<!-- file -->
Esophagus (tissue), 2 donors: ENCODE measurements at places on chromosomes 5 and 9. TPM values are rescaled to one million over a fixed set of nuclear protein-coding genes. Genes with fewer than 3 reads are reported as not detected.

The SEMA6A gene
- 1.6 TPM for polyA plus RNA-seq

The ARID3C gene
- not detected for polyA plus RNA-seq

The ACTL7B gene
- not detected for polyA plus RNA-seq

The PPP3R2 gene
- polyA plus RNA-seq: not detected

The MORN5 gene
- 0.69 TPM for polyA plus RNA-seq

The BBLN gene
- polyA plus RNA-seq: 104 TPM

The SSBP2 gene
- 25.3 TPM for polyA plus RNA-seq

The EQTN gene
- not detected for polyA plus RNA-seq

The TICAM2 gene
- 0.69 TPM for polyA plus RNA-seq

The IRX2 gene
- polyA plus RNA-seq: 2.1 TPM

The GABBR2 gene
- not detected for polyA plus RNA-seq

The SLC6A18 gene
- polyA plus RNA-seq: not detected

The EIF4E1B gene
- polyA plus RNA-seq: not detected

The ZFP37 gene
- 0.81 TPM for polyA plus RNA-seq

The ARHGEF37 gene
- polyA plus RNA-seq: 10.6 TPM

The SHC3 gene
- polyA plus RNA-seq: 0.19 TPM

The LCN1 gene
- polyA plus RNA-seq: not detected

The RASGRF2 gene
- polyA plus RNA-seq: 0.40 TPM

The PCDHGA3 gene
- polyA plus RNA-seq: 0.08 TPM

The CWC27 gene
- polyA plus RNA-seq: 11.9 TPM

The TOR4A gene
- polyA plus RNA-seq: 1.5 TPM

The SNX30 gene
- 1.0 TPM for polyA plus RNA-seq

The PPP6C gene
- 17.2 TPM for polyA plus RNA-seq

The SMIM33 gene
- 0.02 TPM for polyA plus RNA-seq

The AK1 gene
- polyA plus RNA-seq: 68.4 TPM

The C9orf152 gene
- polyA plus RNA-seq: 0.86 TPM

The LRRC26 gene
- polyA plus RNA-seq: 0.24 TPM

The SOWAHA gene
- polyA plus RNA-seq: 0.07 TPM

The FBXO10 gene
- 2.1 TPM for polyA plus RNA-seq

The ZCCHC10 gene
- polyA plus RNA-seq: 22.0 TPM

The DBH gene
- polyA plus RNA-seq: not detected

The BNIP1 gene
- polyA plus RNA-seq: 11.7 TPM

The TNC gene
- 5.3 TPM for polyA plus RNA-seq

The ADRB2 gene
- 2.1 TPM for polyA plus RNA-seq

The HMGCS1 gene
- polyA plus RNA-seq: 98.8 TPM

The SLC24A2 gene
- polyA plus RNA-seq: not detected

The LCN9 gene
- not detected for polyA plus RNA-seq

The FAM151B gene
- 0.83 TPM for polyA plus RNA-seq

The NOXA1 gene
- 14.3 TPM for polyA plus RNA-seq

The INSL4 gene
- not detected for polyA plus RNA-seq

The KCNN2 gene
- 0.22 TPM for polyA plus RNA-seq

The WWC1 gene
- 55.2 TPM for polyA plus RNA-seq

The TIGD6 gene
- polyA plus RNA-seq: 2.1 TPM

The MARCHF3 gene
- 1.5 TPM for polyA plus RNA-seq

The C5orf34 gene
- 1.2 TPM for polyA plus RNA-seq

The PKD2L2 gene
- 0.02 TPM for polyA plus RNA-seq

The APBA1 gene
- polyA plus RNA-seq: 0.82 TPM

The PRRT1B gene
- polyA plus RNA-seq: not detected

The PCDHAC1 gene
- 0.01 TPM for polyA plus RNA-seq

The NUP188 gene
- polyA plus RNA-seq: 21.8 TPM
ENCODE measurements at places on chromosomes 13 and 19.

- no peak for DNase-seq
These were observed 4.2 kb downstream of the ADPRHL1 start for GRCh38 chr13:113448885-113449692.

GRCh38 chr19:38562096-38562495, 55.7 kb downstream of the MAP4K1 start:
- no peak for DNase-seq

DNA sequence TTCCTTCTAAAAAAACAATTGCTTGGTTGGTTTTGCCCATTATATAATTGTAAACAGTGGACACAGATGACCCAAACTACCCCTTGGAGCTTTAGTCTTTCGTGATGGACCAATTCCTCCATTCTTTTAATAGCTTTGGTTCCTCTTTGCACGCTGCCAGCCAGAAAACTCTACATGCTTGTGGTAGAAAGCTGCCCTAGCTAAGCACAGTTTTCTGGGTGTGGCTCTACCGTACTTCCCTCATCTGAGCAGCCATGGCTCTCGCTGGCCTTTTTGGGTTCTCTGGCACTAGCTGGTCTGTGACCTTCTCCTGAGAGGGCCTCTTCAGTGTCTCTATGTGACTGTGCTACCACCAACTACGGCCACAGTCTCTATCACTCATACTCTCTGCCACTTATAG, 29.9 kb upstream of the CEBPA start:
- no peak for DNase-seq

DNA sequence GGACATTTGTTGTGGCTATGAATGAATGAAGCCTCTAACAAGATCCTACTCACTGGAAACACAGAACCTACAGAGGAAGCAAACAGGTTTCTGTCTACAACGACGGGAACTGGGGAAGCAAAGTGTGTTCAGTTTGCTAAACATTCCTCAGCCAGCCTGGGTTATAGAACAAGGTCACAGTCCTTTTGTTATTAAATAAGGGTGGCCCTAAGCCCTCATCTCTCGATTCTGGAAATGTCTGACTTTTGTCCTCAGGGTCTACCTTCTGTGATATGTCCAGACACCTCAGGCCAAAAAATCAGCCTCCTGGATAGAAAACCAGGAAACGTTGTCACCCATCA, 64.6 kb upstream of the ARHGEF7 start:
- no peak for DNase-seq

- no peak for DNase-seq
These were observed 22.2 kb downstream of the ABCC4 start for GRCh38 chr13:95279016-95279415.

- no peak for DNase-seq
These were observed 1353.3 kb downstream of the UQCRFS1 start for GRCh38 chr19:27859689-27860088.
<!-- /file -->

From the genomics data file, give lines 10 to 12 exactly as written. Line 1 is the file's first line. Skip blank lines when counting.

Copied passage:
The MORN5 gene
- 0.69 TPM for polyA plus RNA-seq

The BBLN gene